By default, a layout doesn't have a stock defined. A stock can be added to a layout through drag-and-drop from the Stocks panel, or can be automatically assigned when a layout is created through Imposition AI.

# Projects

A project is the native file type of Phoenix, and was formerly called a "job" in prior versions. Everything in Phoenix is based on a project. Projects are typically based on a customer order, and can contain one or many products and one or many layouts. To create a new project, navigate to the File menu and select "New Project" or use the keyboard shortcut Command + "n" (on a Mac) or Control + "n" (on a PC).

Projects contain everything about the order, including products, layouts, marks, and all of the associated parameters, such as product order quantity, or layout sheets. A Phoenix project can be saved to the .phx file format, and reopened later. You can optionally save the artwork in a project file by enabling the preference "Embed artwork in project save" in the Preferences > Project menu.

# Things

Phoenix models your production environment and includes the "things" in your production environment. A Thing could be a Press, a Finishing Device, or Die Making. You can read more about Things and the various types of Things on the Configuring Phoenix page.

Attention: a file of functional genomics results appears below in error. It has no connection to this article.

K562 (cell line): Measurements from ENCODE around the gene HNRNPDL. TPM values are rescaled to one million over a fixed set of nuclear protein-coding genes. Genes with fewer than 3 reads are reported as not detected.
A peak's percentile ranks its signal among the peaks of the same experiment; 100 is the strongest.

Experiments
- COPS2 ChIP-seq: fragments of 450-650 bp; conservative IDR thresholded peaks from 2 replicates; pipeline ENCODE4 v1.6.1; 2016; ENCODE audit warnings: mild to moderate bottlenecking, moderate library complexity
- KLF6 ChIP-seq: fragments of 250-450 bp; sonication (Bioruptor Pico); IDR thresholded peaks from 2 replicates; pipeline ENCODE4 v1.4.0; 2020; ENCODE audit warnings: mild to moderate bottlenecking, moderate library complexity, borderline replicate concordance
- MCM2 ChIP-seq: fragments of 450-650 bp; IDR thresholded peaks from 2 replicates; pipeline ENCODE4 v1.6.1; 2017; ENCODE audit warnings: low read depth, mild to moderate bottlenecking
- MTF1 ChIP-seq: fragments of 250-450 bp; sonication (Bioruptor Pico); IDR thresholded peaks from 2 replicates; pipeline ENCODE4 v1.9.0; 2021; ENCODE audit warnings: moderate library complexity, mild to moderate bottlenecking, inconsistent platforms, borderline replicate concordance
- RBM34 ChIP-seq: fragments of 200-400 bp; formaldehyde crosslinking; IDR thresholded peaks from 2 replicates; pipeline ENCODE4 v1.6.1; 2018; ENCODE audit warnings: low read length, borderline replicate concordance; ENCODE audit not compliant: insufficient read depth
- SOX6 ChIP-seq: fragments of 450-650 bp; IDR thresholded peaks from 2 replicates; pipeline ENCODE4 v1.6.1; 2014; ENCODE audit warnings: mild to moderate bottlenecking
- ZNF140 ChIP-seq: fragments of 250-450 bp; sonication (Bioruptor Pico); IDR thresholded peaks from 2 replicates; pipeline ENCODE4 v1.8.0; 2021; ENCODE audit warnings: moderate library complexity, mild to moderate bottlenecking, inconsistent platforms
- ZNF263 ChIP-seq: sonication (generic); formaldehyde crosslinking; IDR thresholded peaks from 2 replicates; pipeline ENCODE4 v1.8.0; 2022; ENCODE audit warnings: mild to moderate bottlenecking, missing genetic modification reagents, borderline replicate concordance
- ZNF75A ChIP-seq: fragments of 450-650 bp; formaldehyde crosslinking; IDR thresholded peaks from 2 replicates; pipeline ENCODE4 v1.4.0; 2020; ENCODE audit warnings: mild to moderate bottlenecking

# Tooling

Tooling refers to any process that needs to be performed before a project is complete.

Tooling could include cut or crease lines, varnish or coating inks, embossing/debossing, glueing, and many other configurable processes. The inks within a product are used to describe steps in a process chain that require additional inline or nearline steps to create the finished product.

Mapping Tool Types is an integral part of Phoenix to capture all neccessary costing of a product to be used with the ImpositionAI module.

# Consumables

Consumables refer to the materials used in the process of making a project. Phoenix includes costing breakdowns for Inks, Stocks, Die Templates, and Plates (if a convential printing press is used).

Ink costing is specified at the press level. For each press, Phoenix allows you to customize the costing of inks using either a Click-based ink cost or a Coverage-based ink cost. You can also model the ink costs using different print 'Modes' for each press (for example, the EPM mode on an HP Indigo press may have a $0.00 click cost for the black ink)

Stocks are the material on which the project will be produced, such as a sheet or roll of paper or corrugate. More can be found on Stocks on the Configuring Phoenix page.

Plates are the medium that transfers ink to the stock in offset and flexo printing. Plates are necessary to model in Phoenix for costing as well as ensuring correct product and sheet placement in a layout. More can be found on configuring Plates in Phoenix on the Configuring Phoenix page.

Last Updated: 10/24/2023, 3:38:05 PM